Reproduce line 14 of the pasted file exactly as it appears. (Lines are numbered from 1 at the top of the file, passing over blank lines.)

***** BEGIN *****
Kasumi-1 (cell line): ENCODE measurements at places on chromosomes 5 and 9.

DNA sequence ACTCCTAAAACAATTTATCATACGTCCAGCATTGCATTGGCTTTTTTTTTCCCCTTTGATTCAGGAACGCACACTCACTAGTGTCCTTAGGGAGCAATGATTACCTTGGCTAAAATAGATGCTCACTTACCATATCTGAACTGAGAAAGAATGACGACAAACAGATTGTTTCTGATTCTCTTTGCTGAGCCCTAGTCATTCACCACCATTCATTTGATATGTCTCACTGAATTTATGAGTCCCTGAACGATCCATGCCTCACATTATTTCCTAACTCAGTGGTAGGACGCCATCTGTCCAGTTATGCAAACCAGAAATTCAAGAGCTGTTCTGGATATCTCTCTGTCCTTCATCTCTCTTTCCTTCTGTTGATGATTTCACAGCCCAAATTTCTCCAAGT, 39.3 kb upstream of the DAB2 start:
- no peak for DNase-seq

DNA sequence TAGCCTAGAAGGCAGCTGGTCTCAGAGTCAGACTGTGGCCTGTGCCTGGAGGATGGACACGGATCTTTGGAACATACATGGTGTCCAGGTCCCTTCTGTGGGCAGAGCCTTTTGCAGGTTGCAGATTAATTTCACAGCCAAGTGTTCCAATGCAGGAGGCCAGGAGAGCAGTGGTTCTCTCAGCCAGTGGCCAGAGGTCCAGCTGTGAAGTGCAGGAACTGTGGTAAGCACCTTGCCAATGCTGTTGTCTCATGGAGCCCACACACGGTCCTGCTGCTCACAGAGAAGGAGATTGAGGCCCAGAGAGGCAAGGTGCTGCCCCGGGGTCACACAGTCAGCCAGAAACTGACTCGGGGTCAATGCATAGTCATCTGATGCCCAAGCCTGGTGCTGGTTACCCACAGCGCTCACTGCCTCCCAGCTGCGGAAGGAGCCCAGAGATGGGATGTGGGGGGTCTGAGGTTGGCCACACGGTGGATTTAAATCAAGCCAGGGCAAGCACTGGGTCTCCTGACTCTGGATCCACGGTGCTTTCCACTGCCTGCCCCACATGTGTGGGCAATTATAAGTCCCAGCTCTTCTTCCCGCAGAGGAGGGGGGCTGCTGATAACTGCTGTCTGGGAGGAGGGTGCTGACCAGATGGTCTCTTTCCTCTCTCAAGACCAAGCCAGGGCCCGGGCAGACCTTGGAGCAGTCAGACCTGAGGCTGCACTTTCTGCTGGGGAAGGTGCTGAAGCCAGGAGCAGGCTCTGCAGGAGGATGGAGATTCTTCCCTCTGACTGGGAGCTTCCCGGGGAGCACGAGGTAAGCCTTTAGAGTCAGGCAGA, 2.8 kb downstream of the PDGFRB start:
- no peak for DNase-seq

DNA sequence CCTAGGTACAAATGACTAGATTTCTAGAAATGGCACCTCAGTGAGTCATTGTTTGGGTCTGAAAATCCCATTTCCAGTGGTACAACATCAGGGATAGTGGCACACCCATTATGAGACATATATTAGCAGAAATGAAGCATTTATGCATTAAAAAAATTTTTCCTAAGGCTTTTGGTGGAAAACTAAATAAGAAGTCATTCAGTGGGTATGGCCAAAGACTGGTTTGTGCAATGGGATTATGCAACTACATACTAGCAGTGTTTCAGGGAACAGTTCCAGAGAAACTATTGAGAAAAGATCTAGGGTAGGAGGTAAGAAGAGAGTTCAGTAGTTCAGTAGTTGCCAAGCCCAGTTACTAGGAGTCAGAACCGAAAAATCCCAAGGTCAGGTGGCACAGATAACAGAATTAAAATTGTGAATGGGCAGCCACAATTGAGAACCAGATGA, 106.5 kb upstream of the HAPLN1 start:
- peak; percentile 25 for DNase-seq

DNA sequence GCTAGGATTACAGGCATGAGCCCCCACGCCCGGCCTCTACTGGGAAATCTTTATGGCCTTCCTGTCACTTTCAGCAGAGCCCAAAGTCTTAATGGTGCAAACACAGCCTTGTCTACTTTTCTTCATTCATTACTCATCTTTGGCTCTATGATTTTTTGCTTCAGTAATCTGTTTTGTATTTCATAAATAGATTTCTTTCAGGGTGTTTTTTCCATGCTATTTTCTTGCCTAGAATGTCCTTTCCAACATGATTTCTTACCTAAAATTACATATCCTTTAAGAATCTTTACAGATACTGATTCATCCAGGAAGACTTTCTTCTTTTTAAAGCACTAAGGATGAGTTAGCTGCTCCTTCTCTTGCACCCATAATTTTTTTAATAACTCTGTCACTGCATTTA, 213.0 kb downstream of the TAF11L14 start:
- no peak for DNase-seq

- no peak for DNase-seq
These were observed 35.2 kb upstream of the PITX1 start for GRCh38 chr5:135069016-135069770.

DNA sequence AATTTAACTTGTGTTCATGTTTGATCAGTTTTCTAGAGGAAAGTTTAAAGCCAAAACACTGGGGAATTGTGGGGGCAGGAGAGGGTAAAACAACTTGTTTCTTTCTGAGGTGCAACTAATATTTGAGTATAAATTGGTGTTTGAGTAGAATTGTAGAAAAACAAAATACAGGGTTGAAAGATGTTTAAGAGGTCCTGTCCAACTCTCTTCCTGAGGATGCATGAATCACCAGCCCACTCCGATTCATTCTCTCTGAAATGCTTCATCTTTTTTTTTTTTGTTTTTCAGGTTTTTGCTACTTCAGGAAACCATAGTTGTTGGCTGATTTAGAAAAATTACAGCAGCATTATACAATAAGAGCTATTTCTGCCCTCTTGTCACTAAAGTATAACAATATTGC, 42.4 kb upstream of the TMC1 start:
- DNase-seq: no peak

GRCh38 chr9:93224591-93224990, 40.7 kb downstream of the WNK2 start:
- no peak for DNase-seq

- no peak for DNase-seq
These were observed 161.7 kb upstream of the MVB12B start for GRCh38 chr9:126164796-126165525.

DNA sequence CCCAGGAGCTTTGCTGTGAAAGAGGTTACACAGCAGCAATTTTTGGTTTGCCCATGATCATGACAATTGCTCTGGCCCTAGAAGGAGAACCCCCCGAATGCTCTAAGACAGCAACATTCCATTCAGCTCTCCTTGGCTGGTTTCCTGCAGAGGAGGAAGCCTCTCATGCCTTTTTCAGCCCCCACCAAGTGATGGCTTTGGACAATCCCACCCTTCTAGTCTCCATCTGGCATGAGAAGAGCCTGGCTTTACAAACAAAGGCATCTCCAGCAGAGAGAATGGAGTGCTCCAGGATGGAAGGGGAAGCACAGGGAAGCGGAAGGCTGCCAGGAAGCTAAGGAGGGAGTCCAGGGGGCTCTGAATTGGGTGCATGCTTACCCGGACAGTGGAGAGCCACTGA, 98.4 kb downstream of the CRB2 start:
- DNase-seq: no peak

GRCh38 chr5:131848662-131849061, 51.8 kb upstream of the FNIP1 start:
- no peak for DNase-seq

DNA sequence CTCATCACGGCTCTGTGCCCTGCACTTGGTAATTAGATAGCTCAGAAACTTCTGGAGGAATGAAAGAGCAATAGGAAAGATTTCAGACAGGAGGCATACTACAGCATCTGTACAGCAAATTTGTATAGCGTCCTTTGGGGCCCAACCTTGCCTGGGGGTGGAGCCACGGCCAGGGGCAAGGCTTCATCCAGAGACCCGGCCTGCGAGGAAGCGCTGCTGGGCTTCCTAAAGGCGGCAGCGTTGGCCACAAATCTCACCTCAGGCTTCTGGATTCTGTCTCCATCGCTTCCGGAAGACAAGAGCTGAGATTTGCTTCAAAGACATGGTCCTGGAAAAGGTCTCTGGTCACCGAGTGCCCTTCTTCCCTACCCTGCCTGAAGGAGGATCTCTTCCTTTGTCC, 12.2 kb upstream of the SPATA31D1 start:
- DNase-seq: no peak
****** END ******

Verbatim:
GRCh38 chr9:93224591-93224990, 40.7 kb downstream of the WNK2 start: